It was really aversion to silence that resulted in the professional debut of Ben Bernie. Years ago, but not too many says the Old Maestro, in the shadow of the Brooklyn Bridge in a tiny blacksmith shop, a son with a rhythmic cry was born.
The father, a master smithy, wanted him to become an engineer, but the mother, a gentle-voiced little person who was sometimes discovered gazing entranced into a violin store window, held out for their son to be a musician. Bernie developed into a dutiful son. He studied to be an engineer and learned to play the violin in his spare time.
But fate interjected a long slim finger which pointed another way. Bernie was seventeen and he was a violin salesman in a New York department store. It was his duty from nine to five each day to produce melodies of one kind or another on the $4.98 instruments marked down from $7.50.
They were pretty bad as fiddles go, and so apparently was Bernie. He took to explaining to what prospective customers there were that if his playing annoyed them, it was even worse on him because he had to stay with it.
Somehow the patter caught hold, just as it did years later on dance floors all over the country. Crowds fell into the way of gathering around the original violin salesman. Because he told them that the violins were awful and the upkeep was something terrible, he sold more than anybody else ever had.
One night Bernie wished on the stars on his way home and the next morning a visiting booking agent happened along. He veni-ed, he vidi-ed, he vici-ed and Bernie signed on the dotted line. The Old Maestro was launched in the show business!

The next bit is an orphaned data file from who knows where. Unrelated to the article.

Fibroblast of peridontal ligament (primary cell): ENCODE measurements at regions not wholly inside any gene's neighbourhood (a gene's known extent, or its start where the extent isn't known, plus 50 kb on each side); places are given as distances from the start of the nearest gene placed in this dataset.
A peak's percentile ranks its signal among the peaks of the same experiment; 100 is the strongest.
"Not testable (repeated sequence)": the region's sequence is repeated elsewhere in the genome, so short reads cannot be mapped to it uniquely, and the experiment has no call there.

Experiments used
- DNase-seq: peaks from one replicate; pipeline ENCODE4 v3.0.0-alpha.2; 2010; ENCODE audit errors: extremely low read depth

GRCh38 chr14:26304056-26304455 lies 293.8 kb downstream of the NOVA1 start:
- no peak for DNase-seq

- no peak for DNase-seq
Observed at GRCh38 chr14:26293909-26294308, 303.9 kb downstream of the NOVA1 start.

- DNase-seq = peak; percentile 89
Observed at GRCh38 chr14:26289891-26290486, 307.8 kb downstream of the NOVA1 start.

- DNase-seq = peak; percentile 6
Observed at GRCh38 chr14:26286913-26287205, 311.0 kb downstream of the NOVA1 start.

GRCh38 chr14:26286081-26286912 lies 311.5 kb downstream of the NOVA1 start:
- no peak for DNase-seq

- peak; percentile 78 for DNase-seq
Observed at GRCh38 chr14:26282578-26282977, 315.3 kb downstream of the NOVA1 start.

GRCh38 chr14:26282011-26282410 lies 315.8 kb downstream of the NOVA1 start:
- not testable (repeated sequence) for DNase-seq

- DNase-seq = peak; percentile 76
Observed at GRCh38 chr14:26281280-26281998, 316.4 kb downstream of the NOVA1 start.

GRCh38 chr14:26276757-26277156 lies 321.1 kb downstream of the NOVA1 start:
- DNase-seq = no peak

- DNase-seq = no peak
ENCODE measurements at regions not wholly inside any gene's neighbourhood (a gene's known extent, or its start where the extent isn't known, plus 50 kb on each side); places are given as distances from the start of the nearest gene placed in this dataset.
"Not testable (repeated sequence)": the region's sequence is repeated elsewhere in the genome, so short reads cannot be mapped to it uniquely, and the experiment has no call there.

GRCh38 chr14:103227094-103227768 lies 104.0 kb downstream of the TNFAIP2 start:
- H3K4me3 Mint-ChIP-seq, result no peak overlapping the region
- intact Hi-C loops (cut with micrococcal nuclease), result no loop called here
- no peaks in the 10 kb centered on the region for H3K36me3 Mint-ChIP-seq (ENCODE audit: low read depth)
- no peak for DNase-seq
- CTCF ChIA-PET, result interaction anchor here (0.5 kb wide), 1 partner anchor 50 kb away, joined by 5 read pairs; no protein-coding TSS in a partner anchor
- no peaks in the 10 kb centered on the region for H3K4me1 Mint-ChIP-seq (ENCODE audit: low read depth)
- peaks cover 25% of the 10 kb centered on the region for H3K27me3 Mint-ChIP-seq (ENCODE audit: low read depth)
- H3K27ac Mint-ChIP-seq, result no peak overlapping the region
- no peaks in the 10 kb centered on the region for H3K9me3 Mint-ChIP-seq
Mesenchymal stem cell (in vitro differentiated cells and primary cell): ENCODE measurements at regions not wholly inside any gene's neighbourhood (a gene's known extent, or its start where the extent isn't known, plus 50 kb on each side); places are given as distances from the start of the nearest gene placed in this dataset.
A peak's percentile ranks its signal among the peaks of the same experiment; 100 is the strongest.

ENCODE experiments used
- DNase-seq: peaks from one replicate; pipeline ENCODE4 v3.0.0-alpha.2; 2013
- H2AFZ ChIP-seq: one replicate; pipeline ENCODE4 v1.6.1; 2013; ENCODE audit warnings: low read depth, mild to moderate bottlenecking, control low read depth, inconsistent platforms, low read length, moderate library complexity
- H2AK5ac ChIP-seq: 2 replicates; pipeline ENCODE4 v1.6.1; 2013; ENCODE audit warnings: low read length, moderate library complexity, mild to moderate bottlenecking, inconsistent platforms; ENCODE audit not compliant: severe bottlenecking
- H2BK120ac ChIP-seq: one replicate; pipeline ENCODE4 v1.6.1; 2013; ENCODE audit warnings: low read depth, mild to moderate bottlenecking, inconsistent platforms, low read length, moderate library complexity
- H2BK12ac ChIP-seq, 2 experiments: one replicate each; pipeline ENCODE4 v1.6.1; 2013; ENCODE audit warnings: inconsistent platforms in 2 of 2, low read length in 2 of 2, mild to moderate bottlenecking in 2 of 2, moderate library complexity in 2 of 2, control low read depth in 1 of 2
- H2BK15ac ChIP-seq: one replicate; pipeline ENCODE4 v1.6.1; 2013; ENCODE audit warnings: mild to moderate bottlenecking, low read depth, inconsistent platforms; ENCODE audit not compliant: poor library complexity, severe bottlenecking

After success as a single act in which he discovered his patter combined with his violin was an unbeatable team, he found himself on the same vaudeville bill as Phil Baker. They tell this story that happened in a small Minnesota town. Bernie was standing out front one evening talking to the cashier when a husky miner came up and put down a quarter.
"But it will cost you 50 cents," said the cashier.
The customer pointed a knobby finger at a sign reading "Evenings, 50 cents; matinees, 25 cents," and demanded, "How about that?
"Yes, but that 25 cents is for the matinees."
"Oh, that's all right," responded the son of toil. "I'd just as soon sit in one of those."
After the war, Bernie organized an orchestra with himself as its wise-cracking leader. It was an immediate vaudeville hit and a one-month engagement at the Roosevelt Grill in New York stretched into five years. His stomping ground of late has been the College Inn in Chicago.
It was there that he developed his penchant for 20 long, black cigars a day; there, too, that his love for horse racing first became known. Bernie says he has paid for more horses than the Whitneys or Vanderbilts, but they never let him take them home.
Right now Bernie and his orchestra are on tour, but in the fall they will be back at the Inn. "I hope you like it," says Bernie, and slowly knocks the ashes from the end of his slim cigar.
From Radio Guide, July 23, 1932
All comments are moderated before publication. These HTML tags are permitted: <p>, <b>, <i>, <a>, and <blockquote>.